PPAI President and CEO Paul Bellantone, CAE, has, throughout the spring, visited with numerous industry companies and regional associations to learn more about them and their businesses, and to update them on the latest developments at their Association. Recently, Bellantone and PPAI Director of Public Affairs Anne Lardner-Stone met with a number of promotional products businesses in New Jersey and Pennsylvania.
In New Jersey, Bellantone and Lardner-Stone met with Impex International (UPIC: Impex) and Admints & Zagabor (UPIC: ADMINTS). Both Impex president Randy Chen and Admints president Brett Hersh are active volunteers in the industry, and the conversations touched on their business models, product responsibility and how PPAI can help their companies grow.
Impex International’s business model is an uncommon one in the promotional products industry as Chen’s company serves as an importer and wholesaler for smaller suppliers, letting them tap into his warehouse program and offer his products in their catalogs. “My business model was born out of necessity,” says Chen. “I used to operate a trading company, helping suppliers procure goods from overseas. But expenses made it difficult, and I realized smaller suppliers couldn’t compete as they didn’t have the opportunity to fund it properly. My business offers a lower cost of entry to become a supplier. When they have orders, they can ship my products to a decorator, and then to their distributor customers.”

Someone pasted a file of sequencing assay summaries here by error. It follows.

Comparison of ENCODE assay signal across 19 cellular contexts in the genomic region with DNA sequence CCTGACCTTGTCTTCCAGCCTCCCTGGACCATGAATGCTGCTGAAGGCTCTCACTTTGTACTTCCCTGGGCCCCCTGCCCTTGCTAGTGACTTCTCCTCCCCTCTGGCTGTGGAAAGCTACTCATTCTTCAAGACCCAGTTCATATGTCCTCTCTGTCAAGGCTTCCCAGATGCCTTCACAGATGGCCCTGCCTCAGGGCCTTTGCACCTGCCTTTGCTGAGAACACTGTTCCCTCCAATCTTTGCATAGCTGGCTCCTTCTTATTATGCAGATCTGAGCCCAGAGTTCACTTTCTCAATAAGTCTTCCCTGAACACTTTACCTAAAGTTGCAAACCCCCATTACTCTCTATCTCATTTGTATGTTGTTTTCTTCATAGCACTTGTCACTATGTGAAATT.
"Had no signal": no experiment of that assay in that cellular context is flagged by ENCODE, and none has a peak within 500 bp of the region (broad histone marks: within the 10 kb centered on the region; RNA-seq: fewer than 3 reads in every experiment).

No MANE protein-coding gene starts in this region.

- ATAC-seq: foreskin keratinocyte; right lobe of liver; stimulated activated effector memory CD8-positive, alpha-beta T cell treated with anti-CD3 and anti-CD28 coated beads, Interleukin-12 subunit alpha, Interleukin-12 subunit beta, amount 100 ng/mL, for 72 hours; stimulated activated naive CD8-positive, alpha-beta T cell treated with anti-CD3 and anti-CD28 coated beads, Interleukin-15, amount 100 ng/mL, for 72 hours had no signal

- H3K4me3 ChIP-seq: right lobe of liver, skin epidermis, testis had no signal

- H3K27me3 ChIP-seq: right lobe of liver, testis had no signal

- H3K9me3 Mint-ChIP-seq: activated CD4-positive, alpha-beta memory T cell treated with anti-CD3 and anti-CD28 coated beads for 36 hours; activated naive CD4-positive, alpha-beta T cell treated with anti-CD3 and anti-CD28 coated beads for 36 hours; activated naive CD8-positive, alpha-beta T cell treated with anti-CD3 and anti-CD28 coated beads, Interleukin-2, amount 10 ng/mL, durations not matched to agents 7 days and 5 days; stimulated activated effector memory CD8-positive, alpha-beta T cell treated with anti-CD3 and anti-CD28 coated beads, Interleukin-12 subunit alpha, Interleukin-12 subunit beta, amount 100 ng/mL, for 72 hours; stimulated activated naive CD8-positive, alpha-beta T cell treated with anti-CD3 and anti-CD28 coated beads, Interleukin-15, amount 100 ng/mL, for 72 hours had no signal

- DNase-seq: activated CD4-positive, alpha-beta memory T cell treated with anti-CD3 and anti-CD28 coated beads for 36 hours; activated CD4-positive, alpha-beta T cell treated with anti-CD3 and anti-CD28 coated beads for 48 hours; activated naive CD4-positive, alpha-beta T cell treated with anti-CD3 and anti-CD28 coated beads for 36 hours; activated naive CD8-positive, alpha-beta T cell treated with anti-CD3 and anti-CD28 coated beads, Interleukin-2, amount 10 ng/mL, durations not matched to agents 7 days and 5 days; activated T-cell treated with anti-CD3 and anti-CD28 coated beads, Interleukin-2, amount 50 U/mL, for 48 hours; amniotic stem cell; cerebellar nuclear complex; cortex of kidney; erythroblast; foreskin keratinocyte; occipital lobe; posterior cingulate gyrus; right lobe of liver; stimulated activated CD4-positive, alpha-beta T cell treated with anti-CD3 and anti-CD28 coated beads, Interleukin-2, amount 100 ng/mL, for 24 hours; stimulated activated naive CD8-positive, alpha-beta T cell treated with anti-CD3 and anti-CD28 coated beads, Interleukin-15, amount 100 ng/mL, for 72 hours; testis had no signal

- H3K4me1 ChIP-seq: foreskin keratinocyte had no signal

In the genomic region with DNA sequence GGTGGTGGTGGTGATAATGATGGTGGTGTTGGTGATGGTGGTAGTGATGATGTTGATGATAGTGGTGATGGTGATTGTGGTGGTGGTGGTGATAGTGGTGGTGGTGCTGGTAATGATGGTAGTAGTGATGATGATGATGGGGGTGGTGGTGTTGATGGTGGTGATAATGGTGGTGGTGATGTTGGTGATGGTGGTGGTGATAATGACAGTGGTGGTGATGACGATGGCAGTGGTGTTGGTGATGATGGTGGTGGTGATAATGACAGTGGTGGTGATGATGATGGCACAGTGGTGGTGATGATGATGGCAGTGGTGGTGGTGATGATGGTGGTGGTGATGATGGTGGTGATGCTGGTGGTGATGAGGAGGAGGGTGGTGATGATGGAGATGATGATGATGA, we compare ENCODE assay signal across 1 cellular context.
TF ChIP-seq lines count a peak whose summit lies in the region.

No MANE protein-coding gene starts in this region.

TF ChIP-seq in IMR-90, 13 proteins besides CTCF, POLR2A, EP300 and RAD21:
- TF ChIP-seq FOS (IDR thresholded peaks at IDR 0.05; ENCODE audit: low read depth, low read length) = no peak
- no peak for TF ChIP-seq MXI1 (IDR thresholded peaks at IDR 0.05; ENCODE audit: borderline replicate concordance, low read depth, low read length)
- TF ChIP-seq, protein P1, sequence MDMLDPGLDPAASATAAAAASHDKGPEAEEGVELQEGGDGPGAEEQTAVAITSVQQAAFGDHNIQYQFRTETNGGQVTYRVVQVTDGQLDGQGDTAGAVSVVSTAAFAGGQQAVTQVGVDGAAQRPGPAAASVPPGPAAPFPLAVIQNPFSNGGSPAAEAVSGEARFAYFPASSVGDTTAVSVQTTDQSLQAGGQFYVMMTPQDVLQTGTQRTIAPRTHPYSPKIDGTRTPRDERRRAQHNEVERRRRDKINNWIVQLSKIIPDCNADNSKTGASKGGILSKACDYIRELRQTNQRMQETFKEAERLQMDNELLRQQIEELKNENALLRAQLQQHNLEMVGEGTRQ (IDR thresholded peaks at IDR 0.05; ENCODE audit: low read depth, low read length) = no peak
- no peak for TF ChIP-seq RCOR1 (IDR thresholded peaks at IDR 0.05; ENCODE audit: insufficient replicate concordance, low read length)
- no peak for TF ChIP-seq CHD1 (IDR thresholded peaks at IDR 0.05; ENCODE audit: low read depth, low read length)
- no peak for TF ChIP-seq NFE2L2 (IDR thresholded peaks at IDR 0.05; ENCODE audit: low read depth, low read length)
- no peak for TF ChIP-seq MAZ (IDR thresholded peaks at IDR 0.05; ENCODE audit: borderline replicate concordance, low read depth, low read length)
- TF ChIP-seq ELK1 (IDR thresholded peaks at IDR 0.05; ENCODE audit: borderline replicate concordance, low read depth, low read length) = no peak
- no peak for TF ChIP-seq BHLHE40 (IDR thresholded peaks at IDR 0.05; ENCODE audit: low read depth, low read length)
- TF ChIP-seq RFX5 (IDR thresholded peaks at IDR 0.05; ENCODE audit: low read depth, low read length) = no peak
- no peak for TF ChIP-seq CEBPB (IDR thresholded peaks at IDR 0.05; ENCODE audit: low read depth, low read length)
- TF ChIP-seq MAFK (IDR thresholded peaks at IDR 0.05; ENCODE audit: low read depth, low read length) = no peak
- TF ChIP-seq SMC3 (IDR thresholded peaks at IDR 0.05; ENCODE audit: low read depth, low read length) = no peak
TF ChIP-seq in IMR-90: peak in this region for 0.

Chen is also a member of the Product Responsibility Action Group (PRAG). He says: “I joined as an opportunity to volunteer. I have knowledge to share, as I deal with a lot of manufacturers in Asia and have experience shipping to the U.S. It’s also a chance to listen to and learn from all of the talented people in the group.”
In Pittsburgh, Pennsylvania, Bellantone and Lardner-Stone visited with Larry Whitney, director of compliance at Leed’s (UPIC: LEEDS), and a member of PPAI’s PRAG. Whitney gave his PPAI guests a tour of the facility for a look at the company’s product development process, its warehouse and production capabilities.
Whitney says: “Neither had been to our facility in Pittsburgh, and the visit was an opportunity for them to get a sense of the scale and way we do things. They also met with our chief executive team for a conversation on what PPAI is doing and the direction the Association wishes to go, and what issues we feel are important.”
Bellantone, Lardner-Stone and Whitney also discussed a few legislative issues important to suppliers in the industry. “There are a couple of bills in Congress that impact suppliers,” says Whitney. “We worked with our congressman to get a piece inserted into the Miscellaneous Trade Bill. It won’t be voted on until after the election, but it’s important in the interim that legislators are aware there are components of the bill important to suppliers. We also spoke about the unintended consequences of the CPSIA [Consumer Product Safety Improvement Act], which affects all sorts of industries. What can seem to be a simple requirement is practically impossible for a promotional product supplier to meet. We need to pressure Congress to address these issues.”